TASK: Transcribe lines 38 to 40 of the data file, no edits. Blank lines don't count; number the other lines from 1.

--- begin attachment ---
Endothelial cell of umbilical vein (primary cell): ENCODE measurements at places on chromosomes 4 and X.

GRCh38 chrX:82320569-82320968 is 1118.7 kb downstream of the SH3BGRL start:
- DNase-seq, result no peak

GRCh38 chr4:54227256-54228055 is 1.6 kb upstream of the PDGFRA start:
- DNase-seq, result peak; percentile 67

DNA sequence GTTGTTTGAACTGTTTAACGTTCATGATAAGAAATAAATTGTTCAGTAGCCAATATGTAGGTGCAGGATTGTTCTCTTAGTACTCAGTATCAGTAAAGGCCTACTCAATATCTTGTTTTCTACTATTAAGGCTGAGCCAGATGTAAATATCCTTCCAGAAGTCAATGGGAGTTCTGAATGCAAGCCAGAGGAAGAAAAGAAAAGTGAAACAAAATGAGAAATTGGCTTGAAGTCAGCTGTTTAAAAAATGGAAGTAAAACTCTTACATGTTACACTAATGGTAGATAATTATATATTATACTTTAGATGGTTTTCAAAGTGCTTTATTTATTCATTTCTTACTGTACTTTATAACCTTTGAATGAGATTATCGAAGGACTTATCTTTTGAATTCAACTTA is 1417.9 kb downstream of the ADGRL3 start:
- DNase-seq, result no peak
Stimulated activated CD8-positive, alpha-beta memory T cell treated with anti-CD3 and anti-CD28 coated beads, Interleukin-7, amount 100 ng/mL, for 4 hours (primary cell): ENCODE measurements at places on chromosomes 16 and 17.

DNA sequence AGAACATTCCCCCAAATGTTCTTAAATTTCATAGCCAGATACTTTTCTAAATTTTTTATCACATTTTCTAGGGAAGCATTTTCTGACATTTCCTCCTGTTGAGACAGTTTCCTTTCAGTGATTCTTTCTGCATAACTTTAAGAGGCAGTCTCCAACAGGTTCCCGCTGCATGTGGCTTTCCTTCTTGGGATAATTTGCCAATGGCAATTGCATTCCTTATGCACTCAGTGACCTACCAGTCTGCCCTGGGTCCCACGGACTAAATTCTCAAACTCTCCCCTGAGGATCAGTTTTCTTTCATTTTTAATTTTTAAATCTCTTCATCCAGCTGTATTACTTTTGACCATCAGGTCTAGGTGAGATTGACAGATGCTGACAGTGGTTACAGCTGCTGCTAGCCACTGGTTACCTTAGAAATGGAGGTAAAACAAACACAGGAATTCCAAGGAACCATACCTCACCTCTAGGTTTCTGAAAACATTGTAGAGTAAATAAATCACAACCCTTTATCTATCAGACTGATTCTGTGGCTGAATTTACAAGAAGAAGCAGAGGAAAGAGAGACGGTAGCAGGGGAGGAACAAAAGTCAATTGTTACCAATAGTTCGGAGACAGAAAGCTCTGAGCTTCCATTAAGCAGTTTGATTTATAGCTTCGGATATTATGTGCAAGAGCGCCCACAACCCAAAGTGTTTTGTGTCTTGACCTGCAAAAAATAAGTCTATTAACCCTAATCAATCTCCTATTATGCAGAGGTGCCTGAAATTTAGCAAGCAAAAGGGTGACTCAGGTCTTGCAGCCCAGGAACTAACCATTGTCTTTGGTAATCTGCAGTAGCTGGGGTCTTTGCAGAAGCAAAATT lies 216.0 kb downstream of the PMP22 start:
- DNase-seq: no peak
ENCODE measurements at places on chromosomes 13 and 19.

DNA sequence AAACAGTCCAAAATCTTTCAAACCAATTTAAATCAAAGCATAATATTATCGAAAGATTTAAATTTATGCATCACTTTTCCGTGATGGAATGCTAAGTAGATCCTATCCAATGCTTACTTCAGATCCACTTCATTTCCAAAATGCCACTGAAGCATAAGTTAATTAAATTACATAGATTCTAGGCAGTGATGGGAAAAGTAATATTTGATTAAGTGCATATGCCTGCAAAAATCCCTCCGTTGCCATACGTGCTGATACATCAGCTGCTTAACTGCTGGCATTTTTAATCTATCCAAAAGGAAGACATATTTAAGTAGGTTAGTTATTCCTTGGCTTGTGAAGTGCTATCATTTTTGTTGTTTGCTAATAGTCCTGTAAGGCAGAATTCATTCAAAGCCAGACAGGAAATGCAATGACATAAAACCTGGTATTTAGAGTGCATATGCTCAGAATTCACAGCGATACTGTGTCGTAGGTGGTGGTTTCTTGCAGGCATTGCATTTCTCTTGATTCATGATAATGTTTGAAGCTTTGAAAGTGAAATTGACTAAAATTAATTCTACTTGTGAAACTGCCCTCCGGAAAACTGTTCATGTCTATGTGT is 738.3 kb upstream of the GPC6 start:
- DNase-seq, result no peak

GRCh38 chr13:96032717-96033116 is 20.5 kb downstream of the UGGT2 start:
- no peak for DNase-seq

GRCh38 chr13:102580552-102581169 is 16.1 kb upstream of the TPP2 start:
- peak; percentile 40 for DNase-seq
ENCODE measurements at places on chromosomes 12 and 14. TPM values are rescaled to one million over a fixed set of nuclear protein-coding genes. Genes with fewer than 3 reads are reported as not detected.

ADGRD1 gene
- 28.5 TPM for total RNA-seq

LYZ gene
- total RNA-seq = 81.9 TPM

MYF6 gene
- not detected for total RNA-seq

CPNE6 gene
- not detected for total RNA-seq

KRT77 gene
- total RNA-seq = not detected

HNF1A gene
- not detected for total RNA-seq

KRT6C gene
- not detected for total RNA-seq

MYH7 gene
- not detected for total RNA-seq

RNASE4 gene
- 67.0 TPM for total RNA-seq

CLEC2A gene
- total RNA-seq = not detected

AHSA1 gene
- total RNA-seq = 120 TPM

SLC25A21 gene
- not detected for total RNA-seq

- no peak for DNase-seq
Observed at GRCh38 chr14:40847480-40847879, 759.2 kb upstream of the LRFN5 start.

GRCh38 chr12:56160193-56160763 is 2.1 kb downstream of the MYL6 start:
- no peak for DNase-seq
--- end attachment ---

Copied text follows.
- total RNA-seq = not detected

AHSA1 gene
- total RNA-seq = 120 TPM